About the course
Develop as a playwright by learning with professional and award-winning dramatists. On our MA Playwriting you produce a varied portfolio of dramatic works, culminating in a full-length original play, which will enable you to hone and develop your own unique voice.
At Essex, we believe that the joint engagement of practice and theory produces a deep understanding of how drama works. We combine critical study of dramatic texts with practical workshops, so that you nurture your understanding of the playwright’s craft in order to produce your own new work.
Our course focuses on the range of possibilities that exist for contemporary drama, with an emphasis on British and Irish drama, and you also explore topics including:
- The principles of dramatic structure and scene construction (dialogue, the construction of plot, the development of character, development of themes, and the structure of scenes)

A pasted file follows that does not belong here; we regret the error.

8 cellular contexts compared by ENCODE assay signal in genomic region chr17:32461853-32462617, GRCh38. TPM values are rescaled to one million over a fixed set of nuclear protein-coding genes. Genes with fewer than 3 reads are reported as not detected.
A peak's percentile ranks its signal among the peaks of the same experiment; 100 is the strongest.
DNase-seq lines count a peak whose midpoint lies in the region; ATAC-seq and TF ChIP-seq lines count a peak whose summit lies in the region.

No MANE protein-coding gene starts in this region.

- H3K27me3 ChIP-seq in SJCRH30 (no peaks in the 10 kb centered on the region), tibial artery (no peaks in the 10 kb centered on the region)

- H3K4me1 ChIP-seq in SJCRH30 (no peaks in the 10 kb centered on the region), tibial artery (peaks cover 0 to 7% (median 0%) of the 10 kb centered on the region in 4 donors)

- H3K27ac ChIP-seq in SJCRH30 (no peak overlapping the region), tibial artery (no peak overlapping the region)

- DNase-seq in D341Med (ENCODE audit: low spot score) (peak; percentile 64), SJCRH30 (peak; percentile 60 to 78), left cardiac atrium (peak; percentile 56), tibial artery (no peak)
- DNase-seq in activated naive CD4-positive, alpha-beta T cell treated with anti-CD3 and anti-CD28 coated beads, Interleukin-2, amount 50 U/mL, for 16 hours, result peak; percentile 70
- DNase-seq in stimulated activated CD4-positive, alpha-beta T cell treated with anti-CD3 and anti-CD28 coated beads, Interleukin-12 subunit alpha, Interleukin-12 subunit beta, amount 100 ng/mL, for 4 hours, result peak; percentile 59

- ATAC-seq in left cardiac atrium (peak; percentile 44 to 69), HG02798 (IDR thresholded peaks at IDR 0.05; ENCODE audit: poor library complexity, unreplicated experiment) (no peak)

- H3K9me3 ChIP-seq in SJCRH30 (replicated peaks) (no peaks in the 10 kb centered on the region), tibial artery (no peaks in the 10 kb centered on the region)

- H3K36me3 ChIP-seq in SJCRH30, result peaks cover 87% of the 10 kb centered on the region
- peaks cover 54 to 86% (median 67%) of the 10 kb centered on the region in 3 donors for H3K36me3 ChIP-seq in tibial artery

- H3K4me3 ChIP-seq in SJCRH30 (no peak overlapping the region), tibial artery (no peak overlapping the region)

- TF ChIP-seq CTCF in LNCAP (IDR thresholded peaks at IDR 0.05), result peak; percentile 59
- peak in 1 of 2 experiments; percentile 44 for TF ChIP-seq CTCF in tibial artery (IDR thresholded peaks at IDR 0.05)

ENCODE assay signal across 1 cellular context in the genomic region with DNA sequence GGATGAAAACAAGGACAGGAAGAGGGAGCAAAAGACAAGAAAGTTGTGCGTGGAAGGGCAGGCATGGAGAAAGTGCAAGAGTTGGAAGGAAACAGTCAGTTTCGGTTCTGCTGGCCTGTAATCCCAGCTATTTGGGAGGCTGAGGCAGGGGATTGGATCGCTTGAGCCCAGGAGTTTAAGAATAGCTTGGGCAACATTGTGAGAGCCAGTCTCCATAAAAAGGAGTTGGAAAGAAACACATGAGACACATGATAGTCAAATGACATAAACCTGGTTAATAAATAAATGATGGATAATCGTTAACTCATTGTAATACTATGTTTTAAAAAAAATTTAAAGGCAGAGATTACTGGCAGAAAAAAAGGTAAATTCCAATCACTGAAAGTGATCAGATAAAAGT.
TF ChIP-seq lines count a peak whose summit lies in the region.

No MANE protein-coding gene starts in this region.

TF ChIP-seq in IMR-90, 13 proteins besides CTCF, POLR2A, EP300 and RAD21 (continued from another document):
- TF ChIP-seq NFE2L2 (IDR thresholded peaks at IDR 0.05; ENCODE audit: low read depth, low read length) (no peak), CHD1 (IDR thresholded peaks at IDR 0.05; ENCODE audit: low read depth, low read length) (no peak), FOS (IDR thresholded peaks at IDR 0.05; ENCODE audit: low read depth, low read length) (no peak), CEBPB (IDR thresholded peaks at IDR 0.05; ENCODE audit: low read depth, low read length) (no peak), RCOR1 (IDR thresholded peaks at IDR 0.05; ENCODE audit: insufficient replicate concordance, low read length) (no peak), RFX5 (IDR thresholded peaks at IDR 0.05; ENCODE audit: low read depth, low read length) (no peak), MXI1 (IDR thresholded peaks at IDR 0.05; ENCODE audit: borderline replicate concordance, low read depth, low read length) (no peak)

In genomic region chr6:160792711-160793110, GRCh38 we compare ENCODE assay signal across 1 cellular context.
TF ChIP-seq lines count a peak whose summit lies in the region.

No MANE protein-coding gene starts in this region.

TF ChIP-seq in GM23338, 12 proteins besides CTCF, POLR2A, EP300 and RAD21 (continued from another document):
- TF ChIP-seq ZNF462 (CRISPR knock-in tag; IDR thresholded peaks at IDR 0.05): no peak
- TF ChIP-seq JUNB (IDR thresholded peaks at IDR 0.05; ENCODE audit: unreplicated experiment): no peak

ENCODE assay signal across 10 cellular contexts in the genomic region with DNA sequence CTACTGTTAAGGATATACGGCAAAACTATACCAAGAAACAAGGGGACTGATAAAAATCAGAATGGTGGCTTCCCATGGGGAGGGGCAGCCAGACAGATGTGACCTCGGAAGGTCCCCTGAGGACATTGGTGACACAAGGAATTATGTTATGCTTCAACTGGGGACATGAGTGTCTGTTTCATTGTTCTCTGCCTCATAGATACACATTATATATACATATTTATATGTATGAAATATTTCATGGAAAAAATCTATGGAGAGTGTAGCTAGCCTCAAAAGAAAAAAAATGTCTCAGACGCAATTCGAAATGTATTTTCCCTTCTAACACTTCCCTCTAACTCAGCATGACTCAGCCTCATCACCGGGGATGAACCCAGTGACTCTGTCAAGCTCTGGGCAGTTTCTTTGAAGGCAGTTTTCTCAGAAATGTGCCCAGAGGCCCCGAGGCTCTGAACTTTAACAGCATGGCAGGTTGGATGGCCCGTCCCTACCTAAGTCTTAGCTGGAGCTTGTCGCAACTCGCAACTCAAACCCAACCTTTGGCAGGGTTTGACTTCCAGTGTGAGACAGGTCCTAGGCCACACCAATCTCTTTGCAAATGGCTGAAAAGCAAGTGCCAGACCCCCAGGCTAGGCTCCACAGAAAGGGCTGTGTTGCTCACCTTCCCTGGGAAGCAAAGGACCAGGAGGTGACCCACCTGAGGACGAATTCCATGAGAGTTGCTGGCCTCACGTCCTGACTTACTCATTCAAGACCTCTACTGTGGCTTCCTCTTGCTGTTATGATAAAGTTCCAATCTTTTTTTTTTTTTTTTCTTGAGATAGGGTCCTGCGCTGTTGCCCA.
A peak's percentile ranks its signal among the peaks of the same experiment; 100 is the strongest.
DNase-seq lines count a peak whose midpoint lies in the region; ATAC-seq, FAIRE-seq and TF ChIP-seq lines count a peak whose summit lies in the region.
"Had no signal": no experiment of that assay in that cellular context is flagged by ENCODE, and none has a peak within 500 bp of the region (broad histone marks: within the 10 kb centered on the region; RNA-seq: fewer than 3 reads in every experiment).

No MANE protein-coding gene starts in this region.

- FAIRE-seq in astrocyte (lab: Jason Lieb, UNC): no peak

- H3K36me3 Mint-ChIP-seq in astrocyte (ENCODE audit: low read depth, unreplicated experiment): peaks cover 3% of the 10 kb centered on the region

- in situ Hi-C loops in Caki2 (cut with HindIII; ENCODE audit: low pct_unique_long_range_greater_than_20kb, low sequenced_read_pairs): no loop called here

- Techniques for working as a playwright with youth and community groups
- The origins and possibilities of poetic theatre and verse drama
- Options for poetic practice or novel-writing
- Radio drama
At the end of the course your work will be rehearsed and given a public performance in the Lakeside Theatre at our Colchester Campus. Your dissertation gives you the chance to write a full-length play with one-to-one supervision from an award-winning playwright tutor.
We are ranked Top 10 in the UK (Guardian University Guide 2015), and three-quarters of our research is rated ‘world-leading’ or ‘internationally excellent’ (REF 2014).
Our expert staff
Our academic tutors tutors include: